Dutch voters rejected the proposed constitution for the European Union by a ratio of almost 2 to 1 Wednesday, a grave if predicted new setback for a campaign to grant broad, expanded powers to the 25-nation bloc that has grown to rival the United States in economic and political influence.
Jubilant opponents traded cheers and kisses as their 62 percent to 38 percent victory was announced on television Wednesday night, three days after French voters turned down the 200-plus-page document in a similar protest against the burgeoning size and cost of the union and their national government's domestic policies.
The two defeats left European leaders scrambling for ways to salvage the constitution. It was written in hopes of streamlining decision-making and giving the Brussels-based organization new say on issues as diverse as a common foreign policy and rules for buying vacation homes on the Mediterranean island of Malta.
Each member country must approve the constitution if it is to take effect by late 2006. Unless the French and the Dutch decide to vote again and wind up reversing themselves -- events that seem unlikely given wide voting margins against the document -- it will not survive in its present form. Still, European leaders said they would press to continue the ratification process in hopes that the rest of the continent will line up in favor.
"Of course, I'm very disappointed," said Prime Minister Jan Peter Balkenende, who, like most elected leaders in the Netherlands, campaigned for the measure. Appearing on television to concede defeat shortly after the polls closed at 9 p.m., he promised to respect the results of the nonbinding vote and said he would not allow parliament to override it.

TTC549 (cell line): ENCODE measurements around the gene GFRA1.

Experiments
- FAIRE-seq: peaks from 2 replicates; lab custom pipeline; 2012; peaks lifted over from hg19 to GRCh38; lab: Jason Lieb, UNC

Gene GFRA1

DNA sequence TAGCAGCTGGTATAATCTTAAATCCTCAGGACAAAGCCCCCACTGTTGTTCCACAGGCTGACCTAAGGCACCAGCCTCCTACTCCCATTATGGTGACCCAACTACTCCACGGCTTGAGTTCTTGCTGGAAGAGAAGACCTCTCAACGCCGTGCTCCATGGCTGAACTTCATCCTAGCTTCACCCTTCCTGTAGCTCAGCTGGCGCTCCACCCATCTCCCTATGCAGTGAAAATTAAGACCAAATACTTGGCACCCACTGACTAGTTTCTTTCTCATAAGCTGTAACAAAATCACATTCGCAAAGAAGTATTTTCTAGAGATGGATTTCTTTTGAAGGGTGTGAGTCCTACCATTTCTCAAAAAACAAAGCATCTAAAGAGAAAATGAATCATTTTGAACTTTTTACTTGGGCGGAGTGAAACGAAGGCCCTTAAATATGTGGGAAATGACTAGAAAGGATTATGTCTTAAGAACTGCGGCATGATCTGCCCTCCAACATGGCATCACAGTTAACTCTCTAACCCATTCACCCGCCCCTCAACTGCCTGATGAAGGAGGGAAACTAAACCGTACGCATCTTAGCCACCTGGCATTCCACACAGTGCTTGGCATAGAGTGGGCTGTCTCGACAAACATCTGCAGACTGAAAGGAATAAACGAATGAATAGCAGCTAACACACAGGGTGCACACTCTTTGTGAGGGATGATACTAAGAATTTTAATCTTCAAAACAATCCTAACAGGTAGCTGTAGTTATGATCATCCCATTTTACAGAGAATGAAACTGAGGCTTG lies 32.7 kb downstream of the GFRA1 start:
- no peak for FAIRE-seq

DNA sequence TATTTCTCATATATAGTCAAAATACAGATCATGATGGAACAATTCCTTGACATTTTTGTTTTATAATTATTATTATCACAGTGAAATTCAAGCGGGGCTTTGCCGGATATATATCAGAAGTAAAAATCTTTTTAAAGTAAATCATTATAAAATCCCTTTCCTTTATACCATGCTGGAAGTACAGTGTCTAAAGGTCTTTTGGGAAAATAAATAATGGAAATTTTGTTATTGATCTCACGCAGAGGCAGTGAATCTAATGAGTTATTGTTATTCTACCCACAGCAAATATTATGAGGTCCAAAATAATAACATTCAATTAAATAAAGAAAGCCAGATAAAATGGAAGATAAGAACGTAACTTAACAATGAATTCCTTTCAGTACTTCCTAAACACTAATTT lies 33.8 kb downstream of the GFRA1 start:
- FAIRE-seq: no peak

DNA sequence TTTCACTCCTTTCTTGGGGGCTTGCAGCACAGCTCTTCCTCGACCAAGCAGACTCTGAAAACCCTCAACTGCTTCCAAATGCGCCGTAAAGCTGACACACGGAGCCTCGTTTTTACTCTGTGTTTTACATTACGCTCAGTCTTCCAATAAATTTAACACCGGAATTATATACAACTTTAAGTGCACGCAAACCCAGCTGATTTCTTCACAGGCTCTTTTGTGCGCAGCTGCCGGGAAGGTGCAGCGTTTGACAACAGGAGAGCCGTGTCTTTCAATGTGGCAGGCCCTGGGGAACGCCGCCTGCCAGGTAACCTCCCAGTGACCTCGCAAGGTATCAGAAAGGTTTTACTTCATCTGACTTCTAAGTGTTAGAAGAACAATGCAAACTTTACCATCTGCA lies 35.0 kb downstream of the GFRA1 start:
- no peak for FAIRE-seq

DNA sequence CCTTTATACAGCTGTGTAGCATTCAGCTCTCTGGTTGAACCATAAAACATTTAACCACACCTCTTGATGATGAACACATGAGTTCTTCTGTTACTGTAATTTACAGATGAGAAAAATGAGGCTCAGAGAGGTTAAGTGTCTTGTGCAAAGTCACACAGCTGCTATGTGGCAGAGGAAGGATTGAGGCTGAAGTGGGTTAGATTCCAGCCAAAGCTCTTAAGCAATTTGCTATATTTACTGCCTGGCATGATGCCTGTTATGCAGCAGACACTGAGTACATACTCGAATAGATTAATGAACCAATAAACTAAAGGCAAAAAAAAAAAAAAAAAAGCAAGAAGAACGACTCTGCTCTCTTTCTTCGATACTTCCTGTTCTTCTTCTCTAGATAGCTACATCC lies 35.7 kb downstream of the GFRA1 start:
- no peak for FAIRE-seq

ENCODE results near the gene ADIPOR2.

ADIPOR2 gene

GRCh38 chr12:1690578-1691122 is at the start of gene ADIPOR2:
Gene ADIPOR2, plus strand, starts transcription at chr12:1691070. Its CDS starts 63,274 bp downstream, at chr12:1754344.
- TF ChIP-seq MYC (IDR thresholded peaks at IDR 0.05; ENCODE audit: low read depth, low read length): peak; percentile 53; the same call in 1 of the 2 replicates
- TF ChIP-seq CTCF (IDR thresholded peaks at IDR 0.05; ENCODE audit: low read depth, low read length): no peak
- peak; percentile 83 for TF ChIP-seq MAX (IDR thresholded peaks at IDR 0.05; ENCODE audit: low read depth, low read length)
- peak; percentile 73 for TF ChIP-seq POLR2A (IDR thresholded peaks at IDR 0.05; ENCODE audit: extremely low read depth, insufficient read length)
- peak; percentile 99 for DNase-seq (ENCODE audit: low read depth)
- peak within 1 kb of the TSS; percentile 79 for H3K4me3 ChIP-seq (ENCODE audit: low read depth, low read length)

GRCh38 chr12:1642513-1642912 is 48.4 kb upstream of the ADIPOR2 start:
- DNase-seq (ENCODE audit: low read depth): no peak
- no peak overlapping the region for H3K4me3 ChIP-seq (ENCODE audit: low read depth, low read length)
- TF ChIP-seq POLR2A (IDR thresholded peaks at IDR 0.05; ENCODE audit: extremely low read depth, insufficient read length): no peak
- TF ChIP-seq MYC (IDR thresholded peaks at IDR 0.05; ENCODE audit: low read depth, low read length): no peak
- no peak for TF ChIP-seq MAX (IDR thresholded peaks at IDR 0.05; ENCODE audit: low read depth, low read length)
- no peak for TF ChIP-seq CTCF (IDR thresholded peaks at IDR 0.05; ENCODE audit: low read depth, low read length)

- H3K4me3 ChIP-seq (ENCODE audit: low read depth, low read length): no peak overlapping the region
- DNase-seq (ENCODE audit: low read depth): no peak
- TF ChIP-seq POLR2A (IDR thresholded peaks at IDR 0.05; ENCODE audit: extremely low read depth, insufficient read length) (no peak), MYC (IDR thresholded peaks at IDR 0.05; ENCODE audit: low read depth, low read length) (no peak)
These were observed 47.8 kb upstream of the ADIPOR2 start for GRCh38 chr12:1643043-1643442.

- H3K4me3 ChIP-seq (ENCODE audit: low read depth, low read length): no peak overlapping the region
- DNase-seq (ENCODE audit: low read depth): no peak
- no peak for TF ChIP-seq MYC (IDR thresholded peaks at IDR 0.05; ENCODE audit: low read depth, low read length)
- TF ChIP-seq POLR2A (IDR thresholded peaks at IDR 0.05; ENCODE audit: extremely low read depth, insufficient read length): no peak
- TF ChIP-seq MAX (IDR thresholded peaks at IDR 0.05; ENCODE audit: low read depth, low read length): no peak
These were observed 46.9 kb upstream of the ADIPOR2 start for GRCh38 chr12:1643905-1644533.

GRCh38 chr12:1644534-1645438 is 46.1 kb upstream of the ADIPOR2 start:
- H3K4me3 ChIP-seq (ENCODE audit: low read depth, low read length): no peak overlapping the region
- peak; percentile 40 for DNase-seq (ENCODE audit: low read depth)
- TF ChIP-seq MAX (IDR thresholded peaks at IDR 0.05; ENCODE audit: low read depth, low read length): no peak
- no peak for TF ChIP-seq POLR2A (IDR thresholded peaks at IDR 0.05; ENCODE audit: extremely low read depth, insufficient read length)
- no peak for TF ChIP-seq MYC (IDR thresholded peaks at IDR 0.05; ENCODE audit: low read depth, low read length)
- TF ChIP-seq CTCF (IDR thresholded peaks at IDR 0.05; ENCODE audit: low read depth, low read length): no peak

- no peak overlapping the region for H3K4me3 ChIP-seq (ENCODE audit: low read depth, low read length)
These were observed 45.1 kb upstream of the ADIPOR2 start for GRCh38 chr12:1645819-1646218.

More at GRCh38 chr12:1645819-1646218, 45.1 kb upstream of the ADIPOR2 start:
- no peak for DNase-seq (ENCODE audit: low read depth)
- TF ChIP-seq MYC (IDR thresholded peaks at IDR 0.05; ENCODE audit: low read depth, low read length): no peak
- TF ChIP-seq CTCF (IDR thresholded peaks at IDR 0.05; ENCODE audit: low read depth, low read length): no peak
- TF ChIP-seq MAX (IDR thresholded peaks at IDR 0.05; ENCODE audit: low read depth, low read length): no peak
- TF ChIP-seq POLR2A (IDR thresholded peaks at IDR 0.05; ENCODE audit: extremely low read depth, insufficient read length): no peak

"The Dutch people have spoken," he said. "I will be telling my foreign colleagues that the Dutch 'no' must be heeded."
The national referendum was the first in Dutch history and drew a higher-than-predicted turnout of about 60 percent.
Like the French, many Dutch voters said in interviews that they were concerned the E.U. had grown too fast in recent years. They opposed giving more power to bureaucrats in Brussels to regulate everyday life across the continent. Others characterized their displeasure as a protest vote against the Dutch government, which has been hobbled in opinion polls by a weak economy and unpopular immigration policies.
"Europe is big now, and that's a good thing," said Peer van der Wonde, a 52-year-old artist and furniture designer, after he voted no at city hall in The Hague, the Netherlands' seat of government. "But we have to be careful. In the last 10 years, the people in Brussels have tried to minimize the input of regular people in democratic decisions."
Opposition leaders said they were angry that European officials still had not abandoned the constitution project. Geert Wilders, founder of an anti-immigration party bearing his name, called Balkenende "a sore loser" on Dutch television for insisting that other European countries be given the opportunity to vote on a charter that Wilders characterized as doomed.
"The prime minister has to go to Brussels and say, 'We do not agree with this,' " Wilders said. "The fact that he doesn't dare to say so is very sad. That's the reason why people are completely sick of politics."
Anticipating a Dutch rejection, European leaders said this week that they would decide their next move at a previously scheduled summit from June 16-17 in Brussels.